Thursday, 19 March 2015

My Animal Friend: The Majesty of the Animal in MG Fiction

My biggest animal love is definitely for fictional animals. Ever since Aslan in The Lion, the Witch and the Wardrobe, Hedwig in Harry Potter and Pantalaimon in Northern Lights, I’ve had a soft spot for furry creatures – even if, as in the latter case, they’re not strictly animals but some kind of mythical/daemonesque creature. In fact, it’s this manifestation – this use of the animal form to express something else that is so alluring about middle grade fiction.

In MG fiction it tends not to be the animal that’s so important, but the relationship between the youthful protagonist and their animal, and the communication between the two.

Of course animals are used from the very first books we read to children – The Very Hungry Caterpillar being a prime example, but more often than not in picture books, it’s not about the relationship between child and animal because the animal actually takes the place of the child and demonstrates human behaviours. The animal is anthropomorphised. The Tiger Who Came to Tea sits at the table and devours the cake, even if his manners aren’t quite up to scratch. The mouse outwits the Gruffalo with human wit and insight.

Studies show that reasoning patterns of children aged three are not anthropocentric. From age three and up they develop anthropocentricity, sometimes more quickly for those raised in urban environments. They do this as a result of the perspectives presented to them – ie looking at books in which animals think, talk, communicate and act like human beings, which starkly points out to a child the juxtaposition between animals in books and the animals that the children see in reality, which of course do not behave like humans.

Authors quite often use animals differently in middle grade fiction from picture books. They serve a particular purpose.  Many children in middle grade fiction have an adventure without their parents or an authority figure, and so an animal companion is often used to communicate an authoritative and knowing point of view – the animal becomes the guide and teacher. The General, Piers Torday’s cockroach in The Last Wild, breaks Kester out of Spectrum Hall, and gives him his escape route:

‘Silence!’ snaps the cockroach. ‘You will learn soon enough.’

Quite often, especially in fantastical or wilderness environments, authors use the animals’ superior senses to detect danger and tension before the child can pick up on it. 

And then Gryff stopped, his neck craned towards the far end of the glade.
‘Urrrrrrr,’ he grumbled, whiskers twitching.
Moll knew what that meant: he was picking up vibrations of sounds that fell beyond the reach of her own ears.
The Dreamsnatcher, Abi Elphinstone

Sometimes, with a lone protagonist, these creatures or animals serve as a way to communicate a character’s point of view or deep held thoughts and desires – especially when the book, as if often the case in middle grade, is told from a third person perspective. In Northern Lights, Pantalaimon often works as Lyra’s tamer conscience, reigning in her wildness, as well as being her confidant to explain to the reader what’s happening:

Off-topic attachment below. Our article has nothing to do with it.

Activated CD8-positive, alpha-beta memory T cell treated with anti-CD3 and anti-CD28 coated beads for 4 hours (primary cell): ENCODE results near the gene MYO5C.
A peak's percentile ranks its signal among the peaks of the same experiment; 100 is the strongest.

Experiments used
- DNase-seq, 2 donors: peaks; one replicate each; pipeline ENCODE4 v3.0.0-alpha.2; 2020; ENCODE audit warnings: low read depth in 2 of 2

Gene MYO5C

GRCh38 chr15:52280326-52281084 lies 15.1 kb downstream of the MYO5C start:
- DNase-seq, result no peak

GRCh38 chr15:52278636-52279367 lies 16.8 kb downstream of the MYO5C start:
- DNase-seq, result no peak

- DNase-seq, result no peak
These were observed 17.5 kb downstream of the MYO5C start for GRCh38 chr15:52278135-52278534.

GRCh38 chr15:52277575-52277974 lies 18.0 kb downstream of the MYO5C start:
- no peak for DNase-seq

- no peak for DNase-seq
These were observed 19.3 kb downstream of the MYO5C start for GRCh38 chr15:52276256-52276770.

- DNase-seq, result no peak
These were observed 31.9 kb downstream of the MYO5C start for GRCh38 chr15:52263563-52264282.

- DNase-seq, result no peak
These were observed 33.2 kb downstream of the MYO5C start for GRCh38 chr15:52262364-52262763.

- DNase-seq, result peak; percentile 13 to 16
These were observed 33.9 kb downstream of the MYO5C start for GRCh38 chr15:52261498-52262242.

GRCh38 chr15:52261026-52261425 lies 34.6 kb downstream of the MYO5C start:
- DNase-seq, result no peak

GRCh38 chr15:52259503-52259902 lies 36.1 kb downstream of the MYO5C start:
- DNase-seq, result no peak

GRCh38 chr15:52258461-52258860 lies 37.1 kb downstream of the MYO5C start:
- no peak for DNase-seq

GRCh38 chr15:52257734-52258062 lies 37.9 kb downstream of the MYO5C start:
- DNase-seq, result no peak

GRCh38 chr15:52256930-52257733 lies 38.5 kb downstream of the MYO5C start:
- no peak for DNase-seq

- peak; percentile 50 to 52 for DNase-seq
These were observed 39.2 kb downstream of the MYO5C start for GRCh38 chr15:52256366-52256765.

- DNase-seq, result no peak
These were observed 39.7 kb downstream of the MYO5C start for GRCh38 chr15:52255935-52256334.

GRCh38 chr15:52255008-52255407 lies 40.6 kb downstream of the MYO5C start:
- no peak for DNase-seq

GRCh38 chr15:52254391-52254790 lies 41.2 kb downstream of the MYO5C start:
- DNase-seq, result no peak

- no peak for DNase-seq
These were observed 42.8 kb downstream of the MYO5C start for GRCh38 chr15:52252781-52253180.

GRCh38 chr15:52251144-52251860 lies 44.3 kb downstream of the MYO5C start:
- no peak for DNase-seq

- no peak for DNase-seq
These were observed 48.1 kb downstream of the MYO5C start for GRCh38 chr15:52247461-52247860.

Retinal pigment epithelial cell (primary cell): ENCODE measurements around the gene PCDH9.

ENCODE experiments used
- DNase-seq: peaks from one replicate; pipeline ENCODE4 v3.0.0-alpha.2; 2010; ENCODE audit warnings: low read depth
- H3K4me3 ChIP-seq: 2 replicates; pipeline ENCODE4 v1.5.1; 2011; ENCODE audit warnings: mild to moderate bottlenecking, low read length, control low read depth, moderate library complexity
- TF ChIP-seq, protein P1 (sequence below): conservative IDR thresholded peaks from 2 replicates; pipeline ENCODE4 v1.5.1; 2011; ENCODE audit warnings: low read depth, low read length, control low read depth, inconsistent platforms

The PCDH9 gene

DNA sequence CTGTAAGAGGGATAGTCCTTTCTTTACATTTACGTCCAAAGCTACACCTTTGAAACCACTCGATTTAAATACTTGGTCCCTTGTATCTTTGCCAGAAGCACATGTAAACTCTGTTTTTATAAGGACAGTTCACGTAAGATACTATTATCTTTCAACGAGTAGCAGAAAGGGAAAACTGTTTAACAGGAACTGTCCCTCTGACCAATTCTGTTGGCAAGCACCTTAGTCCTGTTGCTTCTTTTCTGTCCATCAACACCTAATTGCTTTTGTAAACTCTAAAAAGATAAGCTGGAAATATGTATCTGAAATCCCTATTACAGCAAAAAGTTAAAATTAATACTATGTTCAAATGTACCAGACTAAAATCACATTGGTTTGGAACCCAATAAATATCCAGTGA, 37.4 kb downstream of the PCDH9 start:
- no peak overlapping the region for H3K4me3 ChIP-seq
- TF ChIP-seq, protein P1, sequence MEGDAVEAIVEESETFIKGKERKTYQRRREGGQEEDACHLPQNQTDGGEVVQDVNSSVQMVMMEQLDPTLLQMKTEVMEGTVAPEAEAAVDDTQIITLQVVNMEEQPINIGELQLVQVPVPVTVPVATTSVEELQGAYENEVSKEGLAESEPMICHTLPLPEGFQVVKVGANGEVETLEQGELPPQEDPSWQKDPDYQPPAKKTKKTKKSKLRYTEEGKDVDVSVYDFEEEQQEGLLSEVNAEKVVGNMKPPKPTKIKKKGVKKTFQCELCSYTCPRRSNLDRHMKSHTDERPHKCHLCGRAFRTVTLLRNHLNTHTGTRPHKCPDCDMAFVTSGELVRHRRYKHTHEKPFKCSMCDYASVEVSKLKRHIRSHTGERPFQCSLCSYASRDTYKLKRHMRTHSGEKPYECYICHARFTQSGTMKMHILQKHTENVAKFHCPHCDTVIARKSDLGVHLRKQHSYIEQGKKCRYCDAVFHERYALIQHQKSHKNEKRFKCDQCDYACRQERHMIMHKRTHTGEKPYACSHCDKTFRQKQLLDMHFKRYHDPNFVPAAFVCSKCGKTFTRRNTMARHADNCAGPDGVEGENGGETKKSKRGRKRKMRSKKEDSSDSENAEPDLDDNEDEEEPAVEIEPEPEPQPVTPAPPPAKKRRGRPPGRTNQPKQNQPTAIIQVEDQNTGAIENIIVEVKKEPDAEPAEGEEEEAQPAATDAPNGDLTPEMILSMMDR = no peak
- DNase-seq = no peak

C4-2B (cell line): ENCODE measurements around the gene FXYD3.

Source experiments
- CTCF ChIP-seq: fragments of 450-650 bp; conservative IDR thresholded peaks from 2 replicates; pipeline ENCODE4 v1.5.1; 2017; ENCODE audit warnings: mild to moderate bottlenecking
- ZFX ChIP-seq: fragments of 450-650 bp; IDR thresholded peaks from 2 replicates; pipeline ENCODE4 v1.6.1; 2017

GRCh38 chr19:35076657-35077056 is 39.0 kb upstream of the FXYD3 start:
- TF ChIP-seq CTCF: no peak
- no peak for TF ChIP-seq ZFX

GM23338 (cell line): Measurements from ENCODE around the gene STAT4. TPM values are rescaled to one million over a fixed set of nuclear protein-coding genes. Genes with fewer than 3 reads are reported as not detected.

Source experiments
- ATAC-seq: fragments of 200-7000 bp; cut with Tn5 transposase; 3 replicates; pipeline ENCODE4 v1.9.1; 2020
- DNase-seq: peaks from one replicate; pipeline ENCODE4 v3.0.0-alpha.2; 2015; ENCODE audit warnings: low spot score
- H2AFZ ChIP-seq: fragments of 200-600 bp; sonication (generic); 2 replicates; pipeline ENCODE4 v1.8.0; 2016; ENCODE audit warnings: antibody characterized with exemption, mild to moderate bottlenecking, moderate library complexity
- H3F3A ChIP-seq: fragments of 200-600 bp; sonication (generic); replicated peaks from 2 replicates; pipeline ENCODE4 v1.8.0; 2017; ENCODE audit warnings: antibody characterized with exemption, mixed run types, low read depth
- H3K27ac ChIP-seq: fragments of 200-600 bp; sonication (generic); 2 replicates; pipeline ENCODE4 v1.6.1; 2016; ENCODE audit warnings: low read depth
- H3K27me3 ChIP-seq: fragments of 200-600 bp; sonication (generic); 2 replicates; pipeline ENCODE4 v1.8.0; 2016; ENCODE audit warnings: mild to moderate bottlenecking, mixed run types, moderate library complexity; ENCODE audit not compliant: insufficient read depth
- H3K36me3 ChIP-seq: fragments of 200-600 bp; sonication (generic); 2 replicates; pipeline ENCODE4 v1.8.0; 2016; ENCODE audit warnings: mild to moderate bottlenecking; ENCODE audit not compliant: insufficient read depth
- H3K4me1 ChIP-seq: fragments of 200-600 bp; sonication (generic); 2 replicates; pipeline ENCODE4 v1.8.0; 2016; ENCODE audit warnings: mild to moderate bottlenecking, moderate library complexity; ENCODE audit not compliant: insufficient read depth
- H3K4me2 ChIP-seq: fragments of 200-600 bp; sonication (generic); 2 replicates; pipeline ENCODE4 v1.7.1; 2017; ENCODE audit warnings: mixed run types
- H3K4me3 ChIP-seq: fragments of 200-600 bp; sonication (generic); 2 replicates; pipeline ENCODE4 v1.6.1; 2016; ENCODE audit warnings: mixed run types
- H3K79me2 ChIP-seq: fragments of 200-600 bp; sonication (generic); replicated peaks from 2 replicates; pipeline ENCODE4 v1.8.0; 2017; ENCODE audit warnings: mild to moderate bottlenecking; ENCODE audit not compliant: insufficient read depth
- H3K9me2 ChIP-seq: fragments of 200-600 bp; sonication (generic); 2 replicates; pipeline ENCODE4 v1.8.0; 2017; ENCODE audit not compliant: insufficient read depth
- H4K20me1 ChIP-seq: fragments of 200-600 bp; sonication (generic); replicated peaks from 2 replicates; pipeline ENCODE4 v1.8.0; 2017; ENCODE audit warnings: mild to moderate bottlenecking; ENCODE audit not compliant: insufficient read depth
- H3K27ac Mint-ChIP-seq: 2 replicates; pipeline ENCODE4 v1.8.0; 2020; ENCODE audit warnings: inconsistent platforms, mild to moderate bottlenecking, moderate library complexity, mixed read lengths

’You’re not taking this seriously,’ whispered her daemon. ‘Behave yourself’...
‘They’re making too much noise to hear from the kitchen,’ Lyra whispered back. ‘And the Steward doesn’t come in till the first bell. Stop fussing.”
But she put her palm over the ringing crystal anyway…

In some Young Adult novels the animal becomes redundant as the narrative voice operates in the first person and the innermost desires are either articulated, written down in diary form, or shared with a love interest.

For readers of MG, animals are useful in another way. Animals are often treated as inferior to adult human beings in the same way that children feel they are often treated as inferior to adults – so a comradeship that springs up. In Alex, the Dog and the Unopenable Door by Ross Montgomery, the link between the dog and the protagonist is crucial to the story, and yet they are both treated as a nuisance:

‘Alex, do you have many friends?’
Alex fiddled with his jumper. ‘You mean who aren’t dogs, I’m guessing?’
Matthew nodded.
‘Then no,’ said Alex. ‘I just like dogs’

Some books also let children see the environment through animal eyes. With eco books it can be hard for children to comprehend the impact of changing environments and their destruction on such a large scale, and so one way is to show it to them is through the impact of a changing environment on animals – children understand the basic concepts that animals need food and shelter and space.

Lastly, the use of companion animals does one of the most important jobs of all in fiction – it teaches empathy and love. Quite often the love shown by children in these books to the animals teaches the reader about love and loss and basic needs. Jane Elson uses a Staffordshire bull terrier in her story How to Fly with Broken Wings to bring Willem, who suffers from Asperger’s in her novel, out of his shell and explore his emotions. This mirrors the use of companion animals in real life, often used with special needs children for the therapeutic impact they can have on emotional functioning.

And so in both real life, and middle grade fiction it is through the animal that we learn what it is to be human.

Clare Zinkin

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  1. What a brilliant post! Lots to think about there, thank you :)

  2. Really fascinating - can I have a whole book on the subject please?